To Estonians, the potential of extreme-digital systems for both governments and businesses is dizzying—and with the blockchain, it has only just begun. Guardtime, which has 150 employees and estimates about $23 million in revenues in 2015, is now among the world’s biggest blockchain companies, with clients around the world, including Lockheed Martin and the U.S. Department of Defense. Funderbeam uses so-called colored coin technology, based on the public Bitcoin blockchain, to keep track of transactions and investments. That eliminates the need for brokers and clearing agents.
Ruusalepp, whose early backers at Funderbeam included the Silicon Valley venture capital investor Tim Draper, says she regularly hears Americans argue that paper records are more secure. Estonians, by contrast, would be aghast to have their medical records in paper folders in doctors’ offices, she says. “You can never see who has looked at your data,” she says. “Blockchain solves the issue of trust.”
Those who created Estonia’s system say they believe the arguments raging in the U.S. over data privacy are largely misplaced. The focus should instead be to give people control over who accesses their data, by using blockchain technology. “The real issue is data integrity,” says Toomas Hendrik Ilves, an Estonian-American from Leonia, N.J., who served as Estonia’s President from 2006 until last November, and is now a senior fellow at Stanford University’s Center for International Security and Cooperation and sits on the World Economic Council’s Future of Blockchain group. He says it could take many years for the U.S.’s sprawling agencies to create an Estonian-type blockchain architecture. “I’m smack in the middle of Silicon Valley, at Stanford, and the amount of creativity is amazing,” Ilves says. “But the public sector is lagging way, way, way behind.”
Having built perhaps the world’s most seamless digital system, Estonia still faces a major limitation: its size. With just 1.3 million Estonians, it runs like a well-oiled machine. But engineers claim there is vast spare capacity. Built right, the system could work with huge numbers. (The U.S. could in theory reengineer its databases from scratch, say Estonian technologists, and serve 300 million Americans just as well.) To more fully leverage its technological advantage and boost economic growth, Estonia needs more market participants.
Since Estonia had little means for attracting masses of immigrants to its icy Northern European landscape, it came up with a quirky idea—another of its firsts in the world: offering people virtual residency. Taavi Kotka, 38, a software engineer and entrepreneur, dreamed up the concept after becoming the government’s chief information officer in 2013. Kotka wrote a policy paper arguing that the population needed to grow fast, and proposed a target of 10 million people by 2025. Since Estonian women were not about to have 10 babies each, the alternative was to figure out what kind of product the country could offer to the rest of the world. Somewhat like Delaware-based corporations in the U.S., e-residents of Estonia can now run their European operations remotely and do business in euros. “We want to be the office for micro and small companies, because that is basically what our country is,” say Kotka, who now works as a consultant to Estonian startups. “You cannot grow without customers.”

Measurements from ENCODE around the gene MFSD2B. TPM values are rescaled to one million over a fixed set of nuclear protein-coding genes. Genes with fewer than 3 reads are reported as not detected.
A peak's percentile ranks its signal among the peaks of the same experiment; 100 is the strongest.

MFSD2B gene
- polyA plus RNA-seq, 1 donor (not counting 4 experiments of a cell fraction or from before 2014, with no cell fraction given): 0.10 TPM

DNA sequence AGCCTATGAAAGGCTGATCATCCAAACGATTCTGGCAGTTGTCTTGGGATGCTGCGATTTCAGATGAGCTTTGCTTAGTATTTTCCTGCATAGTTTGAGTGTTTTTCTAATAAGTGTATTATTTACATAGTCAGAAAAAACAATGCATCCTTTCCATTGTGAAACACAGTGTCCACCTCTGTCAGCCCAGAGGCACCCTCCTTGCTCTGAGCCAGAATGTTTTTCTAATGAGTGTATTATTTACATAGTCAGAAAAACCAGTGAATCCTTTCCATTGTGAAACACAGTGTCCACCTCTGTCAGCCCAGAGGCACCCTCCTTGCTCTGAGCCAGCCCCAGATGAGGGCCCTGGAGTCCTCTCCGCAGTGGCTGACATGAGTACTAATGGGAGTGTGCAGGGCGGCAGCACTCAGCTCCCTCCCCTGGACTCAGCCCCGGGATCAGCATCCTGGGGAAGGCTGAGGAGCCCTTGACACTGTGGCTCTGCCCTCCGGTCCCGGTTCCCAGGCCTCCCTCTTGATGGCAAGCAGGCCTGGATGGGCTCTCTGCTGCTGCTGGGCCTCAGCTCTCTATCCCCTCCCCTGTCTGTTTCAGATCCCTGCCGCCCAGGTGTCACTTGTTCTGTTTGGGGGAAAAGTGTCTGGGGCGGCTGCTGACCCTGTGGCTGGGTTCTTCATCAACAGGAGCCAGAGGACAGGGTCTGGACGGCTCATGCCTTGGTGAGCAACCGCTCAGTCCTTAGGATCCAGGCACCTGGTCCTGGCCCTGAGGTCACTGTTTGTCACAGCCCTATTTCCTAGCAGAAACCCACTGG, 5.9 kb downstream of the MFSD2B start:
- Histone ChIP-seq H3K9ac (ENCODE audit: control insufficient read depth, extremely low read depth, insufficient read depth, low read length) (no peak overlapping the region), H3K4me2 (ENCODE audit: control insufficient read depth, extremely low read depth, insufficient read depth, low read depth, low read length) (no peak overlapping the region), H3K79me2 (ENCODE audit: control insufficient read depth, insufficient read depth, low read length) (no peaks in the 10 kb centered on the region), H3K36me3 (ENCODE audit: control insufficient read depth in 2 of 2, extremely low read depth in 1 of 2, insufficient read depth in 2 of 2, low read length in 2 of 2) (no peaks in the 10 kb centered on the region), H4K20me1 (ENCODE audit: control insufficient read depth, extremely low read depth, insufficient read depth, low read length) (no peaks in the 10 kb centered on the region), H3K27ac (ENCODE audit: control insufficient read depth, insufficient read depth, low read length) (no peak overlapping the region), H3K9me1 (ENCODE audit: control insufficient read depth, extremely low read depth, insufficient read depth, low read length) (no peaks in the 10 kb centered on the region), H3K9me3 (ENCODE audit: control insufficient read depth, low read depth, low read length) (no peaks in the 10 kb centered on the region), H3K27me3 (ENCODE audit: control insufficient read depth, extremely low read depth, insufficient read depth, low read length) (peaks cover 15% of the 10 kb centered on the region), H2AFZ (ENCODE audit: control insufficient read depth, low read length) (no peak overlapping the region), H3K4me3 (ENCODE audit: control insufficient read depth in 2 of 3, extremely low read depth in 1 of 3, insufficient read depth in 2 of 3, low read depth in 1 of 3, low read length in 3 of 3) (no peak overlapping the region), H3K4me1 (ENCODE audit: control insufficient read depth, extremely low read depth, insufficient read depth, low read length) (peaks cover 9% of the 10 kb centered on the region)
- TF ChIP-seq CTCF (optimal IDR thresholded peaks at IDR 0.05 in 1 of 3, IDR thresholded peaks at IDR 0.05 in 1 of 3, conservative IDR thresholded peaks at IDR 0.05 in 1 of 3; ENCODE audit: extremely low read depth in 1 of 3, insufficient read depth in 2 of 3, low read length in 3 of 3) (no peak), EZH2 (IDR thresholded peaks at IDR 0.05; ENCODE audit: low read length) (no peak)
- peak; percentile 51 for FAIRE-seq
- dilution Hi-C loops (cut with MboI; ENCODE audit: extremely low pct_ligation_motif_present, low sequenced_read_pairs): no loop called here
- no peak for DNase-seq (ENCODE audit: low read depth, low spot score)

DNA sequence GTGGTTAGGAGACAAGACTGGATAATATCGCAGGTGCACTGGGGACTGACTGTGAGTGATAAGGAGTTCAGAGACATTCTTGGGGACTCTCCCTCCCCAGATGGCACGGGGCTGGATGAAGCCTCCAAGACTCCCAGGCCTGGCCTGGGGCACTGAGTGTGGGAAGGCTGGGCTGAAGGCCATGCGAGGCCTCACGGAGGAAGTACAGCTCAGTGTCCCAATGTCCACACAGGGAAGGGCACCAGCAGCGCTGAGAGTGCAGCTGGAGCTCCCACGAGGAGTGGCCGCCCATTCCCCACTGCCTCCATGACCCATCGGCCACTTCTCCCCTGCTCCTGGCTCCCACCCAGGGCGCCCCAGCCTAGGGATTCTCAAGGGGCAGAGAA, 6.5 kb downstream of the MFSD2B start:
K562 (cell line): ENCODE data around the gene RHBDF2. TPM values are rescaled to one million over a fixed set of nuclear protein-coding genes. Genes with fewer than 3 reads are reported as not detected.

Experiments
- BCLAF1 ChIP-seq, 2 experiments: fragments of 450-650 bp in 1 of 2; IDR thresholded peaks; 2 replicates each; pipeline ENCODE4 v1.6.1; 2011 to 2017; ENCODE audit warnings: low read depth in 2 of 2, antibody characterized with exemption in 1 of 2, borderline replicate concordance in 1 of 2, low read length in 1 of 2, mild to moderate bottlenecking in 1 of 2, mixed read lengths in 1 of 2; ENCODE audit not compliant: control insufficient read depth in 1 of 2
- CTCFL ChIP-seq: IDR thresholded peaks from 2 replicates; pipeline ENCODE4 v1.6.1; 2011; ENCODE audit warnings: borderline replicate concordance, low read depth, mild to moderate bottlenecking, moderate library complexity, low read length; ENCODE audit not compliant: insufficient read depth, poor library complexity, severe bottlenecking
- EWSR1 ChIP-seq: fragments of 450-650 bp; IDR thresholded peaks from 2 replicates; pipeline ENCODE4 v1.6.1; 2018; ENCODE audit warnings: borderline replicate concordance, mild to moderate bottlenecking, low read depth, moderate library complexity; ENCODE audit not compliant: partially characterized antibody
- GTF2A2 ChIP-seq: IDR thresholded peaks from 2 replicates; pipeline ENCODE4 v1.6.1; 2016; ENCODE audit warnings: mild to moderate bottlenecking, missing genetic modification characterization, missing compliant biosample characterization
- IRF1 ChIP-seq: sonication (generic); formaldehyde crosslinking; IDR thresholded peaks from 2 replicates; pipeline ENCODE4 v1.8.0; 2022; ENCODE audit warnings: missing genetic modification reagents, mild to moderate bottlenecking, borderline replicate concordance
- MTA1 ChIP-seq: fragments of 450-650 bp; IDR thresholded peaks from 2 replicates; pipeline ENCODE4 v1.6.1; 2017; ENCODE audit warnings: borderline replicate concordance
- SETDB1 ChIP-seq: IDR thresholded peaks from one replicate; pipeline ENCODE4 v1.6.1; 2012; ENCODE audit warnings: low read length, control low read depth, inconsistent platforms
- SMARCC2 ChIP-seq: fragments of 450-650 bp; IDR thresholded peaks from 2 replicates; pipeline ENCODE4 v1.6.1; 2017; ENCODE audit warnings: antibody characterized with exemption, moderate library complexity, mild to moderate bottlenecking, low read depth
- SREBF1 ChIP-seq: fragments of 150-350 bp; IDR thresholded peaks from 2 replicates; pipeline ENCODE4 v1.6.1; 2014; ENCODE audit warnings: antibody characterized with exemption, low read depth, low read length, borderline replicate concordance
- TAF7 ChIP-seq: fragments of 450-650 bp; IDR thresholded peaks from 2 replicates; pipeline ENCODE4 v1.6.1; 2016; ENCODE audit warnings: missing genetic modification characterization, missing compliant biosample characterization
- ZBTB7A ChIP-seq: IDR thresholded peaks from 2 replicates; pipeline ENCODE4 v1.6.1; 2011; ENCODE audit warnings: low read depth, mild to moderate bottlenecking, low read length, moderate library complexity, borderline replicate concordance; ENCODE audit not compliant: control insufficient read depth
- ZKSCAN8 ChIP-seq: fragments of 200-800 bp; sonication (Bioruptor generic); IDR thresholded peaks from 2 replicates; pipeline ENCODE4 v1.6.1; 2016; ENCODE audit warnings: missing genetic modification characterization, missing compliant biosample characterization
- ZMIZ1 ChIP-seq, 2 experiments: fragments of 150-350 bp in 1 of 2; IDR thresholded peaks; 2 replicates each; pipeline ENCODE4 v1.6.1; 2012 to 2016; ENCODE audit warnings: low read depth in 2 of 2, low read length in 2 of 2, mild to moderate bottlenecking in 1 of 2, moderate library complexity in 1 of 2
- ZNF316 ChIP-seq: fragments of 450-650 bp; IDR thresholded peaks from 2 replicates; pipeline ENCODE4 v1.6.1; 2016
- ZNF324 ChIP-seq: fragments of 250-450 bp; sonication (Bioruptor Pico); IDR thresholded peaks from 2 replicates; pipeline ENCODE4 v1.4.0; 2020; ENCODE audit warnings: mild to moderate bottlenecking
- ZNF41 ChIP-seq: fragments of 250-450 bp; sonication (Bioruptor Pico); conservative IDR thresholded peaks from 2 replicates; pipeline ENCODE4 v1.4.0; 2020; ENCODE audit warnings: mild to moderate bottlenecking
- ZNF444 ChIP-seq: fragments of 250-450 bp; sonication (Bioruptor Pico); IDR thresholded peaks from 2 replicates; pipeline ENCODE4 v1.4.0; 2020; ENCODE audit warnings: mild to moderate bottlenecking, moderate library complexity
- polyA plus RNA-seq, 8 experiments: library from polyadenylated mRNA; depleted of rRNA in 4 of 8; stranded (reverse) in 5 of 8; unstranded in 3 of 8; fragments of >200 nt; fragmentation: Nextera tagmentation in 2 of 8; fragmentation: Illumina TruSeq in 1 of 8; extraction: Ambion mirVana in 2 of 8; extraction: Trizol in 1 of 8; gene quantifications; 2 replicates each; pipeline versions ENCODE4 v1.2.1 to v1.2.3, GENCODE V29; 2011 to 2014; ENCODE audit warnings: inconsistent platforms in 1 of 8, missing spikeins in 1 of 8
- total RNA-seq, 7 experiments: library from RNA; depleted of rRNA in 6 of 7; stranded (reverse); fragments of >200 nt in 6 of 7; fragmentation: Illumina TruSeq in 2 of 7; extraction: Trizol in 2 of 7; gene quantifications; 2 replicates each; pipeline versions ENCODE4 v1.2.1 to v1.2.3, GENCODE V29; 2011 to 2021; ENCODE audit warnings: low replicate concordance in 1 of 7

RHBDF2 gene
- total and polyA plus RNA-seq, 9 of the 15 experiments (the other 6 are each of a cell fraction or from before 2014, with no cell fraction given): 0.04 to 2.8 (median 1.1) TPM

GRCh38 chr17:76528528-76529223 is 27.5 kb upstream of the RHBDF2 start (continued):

Estonia’s first e-residency cards rolled out in December 2014. The microchips inside them are identical to Estonians’ digital ID cards but come without citizens’ rights, like voting or public pensions, and there is no obligation to pay taxes in Estonia. This is no tax haven: Estonia requires that e-residents pay their taxes to whatever country they owe them. But for a fee of 145 euros (about $154) e-residents can register companies in Estonia, no matter where they live, gaining automatic access to the EU’s giant common market—about 440 million once Britain leaves the union. Of about 18,000 e-residents so far, about 1,400 have formed companies in Estonia. On average, each of those companies spends roughly 55 euros (about $58) a month on accounting and office administration in Estonia.
This year the government doubled its budget for the program and intends on doubling it again in 2018, saying it’s determined to ramp up e-residency numbers quickly. As numbers grow, so too will the business services Estonia offers. Officials have traveled to Tallinn from around the world to examine how to start their own e-residency programs. Kaspar Korjus, managing director of the e-residency program, says his office hosts about 500 delegations a year. “So far the only revenue model for countries is taxes,” he says. “But if we get 10 million e-residents paying $100 a month each, maybe we would not need taxes.”
The possibilities do not end there. With its government running on the blockchain, Estonia could in theory begin marketing other inventions as they unfold—creating huge new business. Rõivas, the former Prime Minister, says Estonia is working on developing “precision medicine” that would tap into the genome data of its 1.3 million citizens in order to better diagnose illnesses, treat people, and design personalized drugs. “We can use blockchain to make sure that the data exchanged is able to be traced,” he says.
It’s possible to imagine Estonia’s idea becoming a multibillion-dollar business in the years ahead—turning the whole view of government as a bureaucracy offering public services into an entity generating profits.
Perhaps only a place that started over from scratch in 1991 could reimagine the idea of a country. As I watch the Starship robots maneuver across the company’s office in Tallinn, CEO Heinla says he believes Estonians, after decades of living under Soviet rule, were uniquely suited to creating new ways of doing things, including how to run a government. “People grow up and see an establishment they cannot break into,” he says, so Estonians simply built something new, and more efficient. Older, more set in its ways—and more skeptical—the rest of the world has yet to catch up. Just don’t expect Estonia to wait for us.
A version of this article appears in the May 1, 2017 issue of Fortune with the headline “Welcome to Tomorrow Land.”